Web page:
Thirty-nine years ago, a fellow I know fairly well wrote an article for the EAA magazine on homemade ammeters and voltmeters. This is the second installment in that series of articles in 2019; who knows, but maybe the third and final chapter will be written on the 50th anniversary in 2030 to coincide with the planned human landing on Mars!
But I digress. I’m about to show you a digital voltmeter-ammeter that is every bit as easy to work with as the analog meters from 1980, much more reliable, and (in constant dollars) about half the price of those old moving-needle meters.
Here’s the deal: The one we are going to work with today is what I’ll call the “junior” version as it has a good 4- to 30-volt input range, but the current is limited to 10 amperes. I use one of these in my lab ra-dio rack to keep the backup battery voltage monitored and also the current used by the aircraft-band lab radio, as well as the ham-band 2-meter rig.
(Left) The voltmeter (13.8 volts) and load meter (0.11 amps) display. (Right) The voltmeter-load meter with the transmitter keyed, showing the increased current draw of 0.41 amps.
In airplane talk, we use the term “ammeter” to show both charge and discharge of the various loads on the battery/alternator setup. A “load meter” shows the actual load current being drawn from the electrical system. Cessna prefers an ammeter while Piper prefers a load meter. Me? Since this digital meter includes a voltmeter that tells me whether or not the alternator is sending current into the battery (12.6 volts with no charge, while 13.8 volts is normal when charging), I much prefer the load meter.
If you are looking for this voltmeter on Amazon or eBay, the part number is YB27VA or DSN-VC288, and it comes in several versions: red digits for the voltage and blue digits for the load meter or red digits for both volts and amps. There’s a 10-amp version, a 50-amp version, and a 100-amp version. You’ll pay somewhere between $10 and $15 depending on who has the best deal of the day. The best deal I’ve found is the McLgLcM meter on Amazon for $8 and free Prime shipping.
The back of the meter showing the two heavy red and black wires, and the three thin red, yellow, and black wires.
The version I’m using for this article (and the one that I use on the lab-radio setup) is the red-blue 10-amp version of the DSN-C288. It takes just a single glance to see what the meters are reading with the different colors, and the meter has an internal 10-amp shunt. The 50- and 100-amp versions (next month, I promise) require you to use an external shunt. You can buy a shunt from the same company, but I’ll show you how to make one out of plain old house wire.
There is one sticky wicket with this meter that you will have to solve. For plastic airplanes, it’s pretty easy; for metal airplanes, not so much. Here’s the deal. The ammeter circuit in this little gem requires that the shunt be placed between the negative supply line and the negative lead of the load. In a plastic airplane the negative bus is not connected to the fuselage as the fuselage is nonconductive. In a metal ship the negative lead of the battery and the case and ground of the radio or other load are usually both connected to the metal fuselage.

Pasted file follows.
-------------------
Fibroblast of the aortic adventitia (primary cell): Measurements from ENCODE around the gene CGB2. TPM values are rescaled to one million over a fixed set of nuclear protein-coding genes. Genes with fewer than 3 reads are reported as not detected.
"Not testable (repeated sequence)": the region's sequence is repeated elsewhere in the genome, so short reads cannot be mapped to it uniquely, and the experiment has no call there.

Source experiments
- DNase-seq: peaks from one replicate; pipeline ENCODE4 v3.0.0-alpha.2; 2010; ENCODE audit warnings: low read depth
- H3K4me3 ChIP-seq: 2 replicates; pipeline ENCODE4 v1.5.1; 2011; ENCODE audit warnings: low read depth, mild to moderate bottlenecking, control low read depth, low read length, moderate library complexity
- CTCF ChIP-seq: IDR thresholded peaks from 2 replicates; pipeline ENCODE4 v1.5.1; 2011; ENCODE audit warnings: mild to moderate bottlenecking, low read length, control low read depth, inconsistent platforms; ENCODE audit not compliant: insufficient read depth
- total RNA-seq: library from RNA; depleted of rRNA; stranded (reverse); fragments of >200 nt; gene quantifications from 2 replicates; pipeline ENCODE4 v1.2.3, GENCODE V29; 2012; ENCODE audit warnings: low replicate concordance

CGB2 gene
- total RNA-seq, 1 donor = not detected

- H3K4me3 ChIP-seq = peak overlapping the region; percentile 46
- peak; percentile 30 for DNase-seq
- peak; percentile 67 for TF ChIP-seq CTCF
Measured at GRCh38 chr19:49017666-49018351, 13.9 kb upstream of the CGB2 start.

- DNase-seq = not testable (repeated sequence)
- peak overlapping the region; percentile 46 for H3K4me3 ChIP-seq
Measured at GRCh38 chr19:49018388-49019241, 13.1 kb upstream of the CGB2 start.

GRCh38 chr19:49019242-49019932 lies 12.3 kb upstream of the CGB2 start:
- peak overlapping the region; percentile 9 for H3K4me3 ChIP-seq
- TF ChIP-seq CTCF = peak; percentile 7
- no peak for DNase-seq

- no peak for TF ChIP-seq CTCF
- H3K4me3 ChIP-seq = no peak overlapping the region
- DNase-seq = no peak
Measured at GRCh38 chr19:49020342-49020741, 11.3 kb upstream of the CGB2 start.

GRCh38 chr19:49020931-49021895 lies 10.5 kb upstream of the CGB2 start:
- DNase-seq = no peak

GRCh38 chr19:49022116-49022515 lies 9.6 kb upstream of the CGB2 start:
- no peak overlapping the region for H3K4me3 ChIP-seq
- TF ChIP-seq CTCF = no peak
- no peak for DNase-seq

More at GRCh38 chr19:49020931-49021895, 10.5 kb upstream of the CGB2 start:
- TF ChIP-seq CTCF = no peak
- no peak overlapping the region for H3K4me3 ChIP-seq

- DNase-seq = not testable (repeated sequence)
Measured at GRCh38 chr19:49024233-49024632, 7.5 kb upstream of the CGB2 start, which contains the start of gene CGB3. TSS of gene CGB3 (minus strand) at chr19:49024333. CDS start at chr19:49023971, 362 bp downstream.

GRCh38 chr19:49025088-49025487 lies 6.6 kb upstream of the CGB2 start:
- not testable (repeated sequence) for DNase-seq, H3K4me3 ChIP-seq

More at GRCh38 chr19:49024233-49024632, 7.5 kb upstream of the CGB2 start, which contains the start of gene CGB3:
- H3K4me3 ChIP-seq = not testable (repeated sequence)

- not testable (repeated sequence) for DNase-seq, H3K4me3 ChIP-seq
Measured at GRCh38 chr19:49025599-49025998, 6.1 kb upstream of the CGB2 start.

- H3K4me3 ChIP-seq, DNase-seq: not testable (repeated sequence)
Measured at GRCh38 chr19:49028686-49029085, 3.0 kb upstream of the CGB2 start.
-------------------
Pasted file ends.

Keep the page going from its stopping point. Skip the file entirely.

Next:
Alright then, time to figure out how to hook this little gem up. There are five wires coming out of the back of this unit: thin black, red, and yellow wires, and thick red and black wires. (The accompanying schematic is the visual version of these instructions.)
- Heavy black goes to the negative side of the battery.
- Heavy red goes to the airframe ground. The negative lead of the load goes to the same airframe ground.
- Small red and yellow, and the positive side of the load go to the positive battery terminal.
How does it work? The thin wires are the voltmeter wires, which draw very little current (microamps to perhaps a milliamp or so). The thick wires are connected internally to another circuit that also measures voltage down in the millivolt level. They are also connected to the internal 7.5 milliohm shunt (silver wire in the image). This shunt is calculated to drop 75 millivolts (0.075 amps) at the full-scale 10-amp rating of the meter. This means that for every ampere of current, the shunt drops 7.5 millivolts (2 amps is 15 millivolts, 4 amps is 30 millivolts, and so on). While the front panel meter is calibrated in amperes, the internal circuitry is actually measuring the voltage drop across the 7.5 milliohm shunt.
It is sort of funny as I reflect over the past 38 years of progress in electronics. Moving-pointer meters were cheap ($5 or so each), and digital meters were dozens to hundreds of dollars each back in 1980. Now moving-pointer meters are in the dozens of dollars, and dual meters are down in the $6 to $8 range. Digital meters are 10 times as rugged as the pin bearings on the pointer meters and can be calibrated 10 times more accurately.
The little voltmeter-load meter occupies a place of honor in the center of the second shelf from the bottom.
Like I said, I’m going to be working on a higher amp meter for your airplane (probably one of the 50-amp devices), and I’m going to try (no promises) to find one that can be used with a shunt in the positive battery lead instead of the negative lead. Until then…Stay tuned…